Most real estate investment trusts (REITs) own and operate collections of income-producing properties. Among the 225 or so publicly traded REITs are some great options for folks looking for growth and income -- emphasis on income -- from an investment they can buy and hold forever.

Twenty-eight years isn't actually forever, of course, but it's how long Agree Realty (ADC 0.53%) has been a public company and in that time it has truly outperformed. Since 1994, this retail REIT has provided a total return of 630%, besting two key benchmarks, the S&P 500 and Vanguard Real Estate ETF, by about 200 and 350 percentage points respectively.

Meanwhile, check out what $1,000 of those first 2.5 million shares bought then would be worth now, compared with the aforementioned benchmarks:


ADC Total Return Level Chart

ADC Total Return Level data by YCharts

That's a compound average annual total return of 12.4% over that time, and that's pretty good, too. REITs are required by tax law to pay out at least 90% of their taxable income as dividends, and Agree Realty has performed admirably in that regard, too, raising its payout by an annual average of 5.8% over the past decade.

This chart shows just how much impact a dividend has on total return, illustrating why a successful REIT is such an attractive hold-forever stock, especially for income-focused investors, including retirees and people still building that nest egg.

ADC Chart

ADC data by YCharts

As you can see, Agree's total return in the past 10 years is basically double that of its share price gain alone. But looking at forever means looking forward, not looking backward. In that regard, Agree is well positioned to keep burnishing its record as an income stock.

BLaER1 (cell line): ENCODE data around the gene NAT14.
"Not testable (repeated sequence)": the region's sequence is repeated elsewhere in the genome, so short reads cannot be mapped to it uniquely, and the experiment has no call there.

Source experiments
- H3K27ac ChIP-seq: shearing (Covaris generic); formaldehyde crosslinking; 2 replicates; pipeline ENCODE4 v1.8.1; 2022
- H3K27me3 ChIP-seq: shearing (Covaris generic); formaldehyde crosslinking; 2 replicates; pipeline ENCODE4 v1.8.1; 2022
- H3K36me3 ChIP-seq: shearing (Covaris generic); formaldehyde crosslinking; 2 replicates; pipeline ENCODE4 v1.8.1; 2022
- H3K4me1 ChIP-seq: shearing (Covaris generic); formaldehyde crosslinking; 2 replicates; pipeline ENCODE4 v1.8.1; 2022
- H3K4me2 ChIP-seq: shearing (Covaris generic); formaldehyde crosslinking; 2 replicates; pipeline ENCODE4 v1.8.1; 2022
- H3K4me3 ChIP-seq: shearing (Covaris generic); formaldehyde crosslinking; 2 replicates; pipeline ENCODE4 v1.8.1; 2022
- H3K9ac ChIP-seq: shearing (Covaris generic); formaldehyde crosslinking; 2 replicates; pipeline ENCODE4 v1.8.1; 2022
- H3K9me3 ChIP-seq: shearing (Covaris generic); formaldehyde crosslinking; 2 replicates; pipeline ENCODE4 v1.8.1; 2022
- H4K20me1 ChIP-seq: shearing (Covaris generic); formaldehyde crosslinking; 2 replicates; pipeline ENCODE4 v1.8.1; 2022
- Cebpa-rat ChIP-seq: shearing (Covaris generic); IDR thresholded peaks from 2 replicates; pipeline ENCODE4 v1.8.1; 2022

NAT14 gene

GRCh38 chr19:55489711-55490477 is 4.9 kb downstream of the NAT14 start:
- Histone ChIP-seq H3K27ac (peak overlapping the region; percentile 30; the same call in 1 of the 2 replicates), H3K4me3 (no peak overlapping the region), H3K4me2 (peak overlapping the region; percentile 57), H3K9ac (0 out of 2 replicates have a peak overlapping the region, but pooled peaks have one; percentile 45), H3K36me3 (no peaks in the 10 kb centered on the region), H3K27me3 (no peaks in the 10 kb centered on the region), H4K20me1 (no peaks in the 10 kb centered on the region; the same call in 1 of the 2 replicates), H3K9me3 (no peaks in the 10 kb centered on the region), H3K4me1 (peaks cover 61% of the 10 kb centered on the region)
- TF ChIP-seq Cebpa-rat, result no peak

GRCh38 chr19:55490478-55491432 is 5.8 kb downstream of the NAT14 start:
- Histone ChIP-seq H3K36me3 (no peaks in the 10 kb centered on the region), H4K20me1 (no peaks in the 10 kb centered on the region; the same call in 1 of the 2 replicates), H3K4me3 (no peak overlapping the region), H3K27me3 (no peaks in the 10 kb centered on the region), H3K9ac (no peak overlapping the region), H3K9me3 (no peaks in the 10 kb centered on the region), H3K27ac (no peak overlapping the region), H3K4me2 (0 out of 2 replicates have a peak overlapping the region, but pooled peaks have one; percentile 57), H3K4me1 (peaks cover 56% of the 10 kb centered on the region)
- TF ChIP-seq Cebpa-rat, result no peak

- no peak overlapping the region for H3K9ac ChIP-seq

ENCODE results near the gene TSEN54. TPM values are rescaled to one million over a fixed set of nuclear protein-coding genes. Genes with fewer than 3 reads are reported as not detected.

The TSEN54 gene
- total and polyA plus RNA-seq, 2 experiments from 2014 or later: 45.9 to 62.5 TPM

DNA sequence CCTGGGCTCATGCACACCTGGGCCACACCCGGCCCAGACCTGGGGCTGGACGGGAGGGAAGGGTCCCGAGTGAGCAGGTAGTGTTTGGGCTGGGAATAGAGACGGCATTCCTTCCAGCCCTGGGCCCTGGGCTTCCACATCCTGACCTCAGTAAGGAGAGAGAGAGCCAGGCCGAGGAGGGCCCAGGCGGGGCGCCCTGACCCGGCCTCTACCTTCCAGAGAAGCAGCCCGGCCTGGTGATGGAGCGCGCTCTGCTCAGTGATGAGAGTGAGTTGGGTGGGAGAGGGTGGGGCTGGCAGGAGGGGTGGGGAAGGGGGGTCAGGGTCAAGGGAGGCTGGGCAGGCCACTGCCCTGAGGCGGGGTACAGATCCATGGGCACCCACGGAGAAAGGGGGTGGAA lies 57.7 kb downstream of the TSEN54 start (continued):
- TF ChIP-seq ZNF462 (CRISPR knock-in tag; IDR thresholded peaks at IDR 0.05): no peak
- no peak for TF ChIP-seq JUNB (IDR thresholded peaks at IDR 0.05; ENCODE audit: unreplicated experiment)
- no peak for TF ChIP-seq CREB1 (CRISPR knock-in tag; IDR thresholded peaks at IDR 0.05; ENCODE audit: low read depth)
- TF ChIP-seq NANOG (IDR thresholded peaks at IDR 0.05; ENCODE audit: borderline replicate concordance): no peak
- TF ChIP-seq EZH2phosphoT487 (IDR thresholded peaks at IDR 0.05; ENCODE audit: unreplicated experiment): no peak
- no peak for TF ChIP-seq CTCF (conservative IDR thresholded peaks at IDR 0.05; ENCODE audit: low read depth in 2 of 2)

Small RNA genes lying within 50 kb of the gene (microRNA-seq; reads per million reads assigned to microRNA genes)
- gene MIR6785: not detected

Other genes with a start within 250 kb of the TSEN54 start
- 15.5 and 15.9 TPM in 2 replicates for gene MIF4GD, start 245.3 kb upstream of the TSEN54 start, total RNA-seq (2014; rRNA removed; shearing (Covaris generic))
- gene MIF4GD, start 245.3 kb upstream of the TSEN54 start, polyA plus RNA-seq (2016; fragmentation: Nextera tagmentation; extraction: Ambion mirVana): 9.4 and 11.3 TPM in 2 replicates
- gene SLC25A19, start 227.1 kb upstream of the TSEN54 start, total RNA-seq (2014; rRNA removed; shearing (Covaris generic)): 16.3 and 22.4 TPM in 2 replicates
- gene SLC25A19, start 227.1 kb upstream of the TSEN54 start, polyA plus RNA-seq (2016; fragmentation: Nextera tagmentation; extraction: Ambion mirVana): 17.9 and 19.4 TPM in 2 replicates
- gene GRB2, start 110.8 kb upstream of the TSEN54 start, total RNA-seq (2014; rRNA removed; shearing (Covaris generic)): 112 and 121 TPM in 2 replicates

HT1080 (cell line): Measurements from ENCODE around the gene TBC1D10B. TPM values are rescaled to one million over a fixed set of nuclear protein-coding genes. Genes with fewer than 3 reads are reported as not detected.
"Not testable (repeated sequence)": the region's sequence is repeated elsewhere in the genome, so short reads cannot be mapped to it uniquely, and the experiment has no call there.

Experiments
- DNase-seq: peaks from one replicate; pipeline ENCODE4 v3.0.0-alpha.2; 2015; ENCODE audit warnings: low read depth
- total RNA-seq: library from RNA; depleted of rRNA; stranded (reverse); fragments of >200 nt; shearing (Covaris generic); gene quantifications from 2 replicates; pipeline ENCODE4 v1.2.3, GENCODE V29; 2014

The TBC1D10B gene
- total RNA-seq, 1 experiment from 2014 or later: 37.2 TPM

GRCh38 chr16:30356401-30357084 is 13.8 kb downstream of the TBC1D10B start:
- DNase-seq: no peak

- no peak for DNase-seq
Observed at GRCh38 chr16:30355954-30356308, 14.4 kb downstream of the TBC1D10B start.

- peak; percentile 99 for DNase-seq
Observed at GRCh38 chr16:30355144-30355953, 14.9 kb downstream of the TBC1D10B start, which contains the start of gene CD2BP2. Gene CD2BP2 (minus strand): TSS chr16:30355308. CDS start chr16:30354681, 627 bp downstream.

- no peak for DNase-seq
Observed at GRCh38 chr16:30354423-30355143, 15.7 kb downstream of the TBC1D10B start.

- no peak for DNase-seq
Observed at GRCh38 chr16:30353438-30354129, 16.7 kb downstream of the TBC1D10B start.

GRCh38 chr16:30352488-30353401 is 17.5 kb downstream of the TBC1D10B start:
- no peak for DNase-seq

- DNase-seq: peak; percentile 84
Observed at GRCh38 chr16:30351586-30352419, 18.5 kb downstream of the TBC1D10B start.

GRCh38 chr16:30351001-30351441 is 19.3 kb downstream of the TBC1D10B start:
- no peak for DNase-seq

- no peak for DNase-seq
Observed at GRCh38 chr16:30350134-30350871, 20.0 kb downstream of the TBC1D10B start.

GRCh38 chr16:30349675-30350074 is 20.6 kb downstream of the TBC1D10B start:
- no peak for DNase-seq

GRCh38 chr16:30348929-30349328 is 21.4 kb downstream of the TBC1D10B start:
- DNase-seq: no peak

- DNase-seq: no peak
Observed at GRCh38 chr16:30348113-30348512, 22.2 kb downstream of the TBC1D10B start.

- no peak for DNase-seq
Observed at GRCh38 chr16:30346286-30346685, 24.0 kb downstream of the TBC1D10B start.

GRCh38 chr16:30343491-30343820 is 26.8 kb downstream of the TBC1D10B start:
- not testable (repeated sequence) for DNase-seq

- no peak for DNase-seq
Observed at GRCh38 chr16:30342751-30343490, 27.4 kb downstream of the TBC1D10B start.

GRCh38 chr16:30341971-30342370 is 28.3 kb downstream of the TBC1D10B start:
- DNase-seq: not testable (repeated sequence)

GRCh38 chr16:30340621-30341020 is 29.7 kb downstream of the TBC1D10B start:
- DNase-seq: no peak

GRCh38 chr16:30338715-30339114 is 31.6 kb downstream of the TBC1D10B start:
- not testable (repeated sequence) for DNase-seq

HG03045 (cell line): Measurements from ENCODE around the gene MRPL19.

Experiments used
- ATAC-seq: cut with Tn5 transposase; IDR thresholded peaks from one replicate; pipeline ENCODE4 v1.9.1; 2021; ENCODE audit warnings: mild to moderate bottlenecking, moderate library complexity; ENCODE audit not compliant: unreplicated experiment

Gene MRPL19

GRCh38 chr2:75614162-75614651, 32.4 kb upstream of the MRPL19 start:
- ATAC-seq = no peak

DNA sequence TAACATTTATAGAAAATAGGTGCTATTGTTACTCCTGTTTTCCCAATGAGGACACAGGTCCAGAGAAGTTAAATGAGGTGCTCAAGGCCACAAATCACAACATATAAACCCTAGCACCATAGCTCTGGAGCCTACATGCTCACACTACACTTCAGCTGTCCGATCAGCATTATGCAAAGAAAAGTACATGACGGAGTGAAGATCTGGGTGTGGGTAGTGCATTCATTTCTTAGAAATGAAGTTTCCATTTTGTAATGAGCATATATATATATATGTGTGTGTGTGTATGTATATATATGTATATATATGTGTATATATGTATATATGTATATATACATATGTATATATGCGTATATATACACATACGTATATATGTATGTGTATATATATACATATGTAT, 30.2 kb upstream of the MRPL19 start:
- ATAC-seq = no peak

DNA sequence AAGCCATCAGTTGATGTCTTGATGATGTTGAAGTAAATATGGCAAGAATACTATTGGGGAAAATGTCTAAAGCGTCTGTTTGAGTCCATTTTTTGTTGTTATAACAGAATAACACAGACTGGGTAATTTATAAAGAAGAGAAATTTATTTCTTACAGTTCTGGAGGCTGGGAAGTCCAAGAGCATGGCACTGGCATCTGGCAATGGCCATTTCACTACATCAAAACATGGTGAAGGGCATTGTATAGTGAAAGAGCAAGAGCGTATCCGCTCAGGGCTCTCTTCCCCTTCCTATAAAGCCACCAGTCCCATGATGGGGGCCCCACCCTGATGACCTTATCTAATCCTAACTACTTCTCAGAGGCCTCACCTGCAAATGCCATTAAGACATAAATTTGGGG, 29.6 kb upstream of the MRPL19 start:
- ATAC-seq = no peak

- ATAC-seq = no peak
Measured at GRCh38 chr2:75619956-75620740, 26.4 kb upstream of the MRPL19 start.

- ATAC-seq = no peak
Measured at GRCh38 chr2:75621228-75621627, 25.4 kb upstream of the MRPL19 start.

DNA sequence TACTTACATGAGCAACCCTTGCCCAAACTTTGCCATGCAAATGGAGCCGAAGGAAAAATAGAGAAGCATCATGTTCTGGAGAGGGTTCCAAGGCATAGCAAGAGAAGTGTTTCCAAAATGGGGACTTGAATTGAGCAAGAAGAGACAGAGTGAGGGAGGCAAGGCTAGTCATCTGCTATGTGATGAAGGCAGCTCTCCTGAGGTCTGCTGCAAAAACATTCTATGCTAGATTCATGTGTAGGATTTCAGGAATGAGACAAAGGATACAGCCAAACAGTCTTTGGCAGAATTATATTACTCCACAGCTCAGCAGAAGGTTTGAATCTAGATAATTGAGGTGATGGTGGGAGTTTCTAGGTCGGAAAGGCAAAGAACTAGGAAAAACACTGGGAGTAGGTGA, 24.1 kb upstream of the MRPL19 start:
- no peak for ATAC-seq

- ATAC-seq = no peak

A propensity for pumping up payouts

Agree Realty began paying shareholders monthly in January 2021 and has raised its payout four times since then. That current dividend of $0.24 per share was good for a yield at this writing of 4.02% at a share price of $71.68.

Agree generates that income from retail buildings and ground leases, holdings that as of Sept. 30 were in all 48 continental states and on a growth trajectory that gained serious steam since the onset of the COVID-19 pandemic. The company added 98 properties in the third quarter alone, and it plans to finish the year with a total of $1.6 billion to $1.7 billion of total acquisitions.

Agree's tenant list is led by a who's who of generally recession-proof retailers, including Walmart, Kroger, Tractor Supply, Dollar General, and Home Depot.

The REIT also has sector diversification to go along with geographic spread, with home improvement, grocery stores, and tire and auto service accounting for about 9% each of Agree's annual rent. The company was founded in 1971 by current Executive Chairman Richard Agree, whose son, Joey Agree, is the chief executive officer. That's another sign of stability.

Agree Realty also has a fortress balance sheet that includes a ratio of net-debt-to-recurring earnings before interest, taxes, depreciation, and amortization (EBITDA) of 3.1 and the street cred to recently issue $300 million in senior unsecured notes that carry an interest rate of only 3.76% and aren't due until 2032.

The market concurs on Agree

It's not just major lenders that understand this company's ways. Agree Realty stock, at this writing, is up 0.6% so far this year, compared to a 17% decline for the S&P 500. But it's still reasonably priced, in my opinion, with a price-to-funds from operations (FFO) ratio of 17.7 and an enterprise value of about $8.1 billion compared with a market cap of about $6.4 billion. Analysts also rate it a buy and give it a consensus price target of $78.41, which would be about a 10% gain from current levels.


Agree's reputation precedes it, but this is still a stock worth considering buying for the long haul. Forever is a long time, naturally, but I can say that I own Agree Realty shares now and I intend to add more soon. With no plans to sell, either.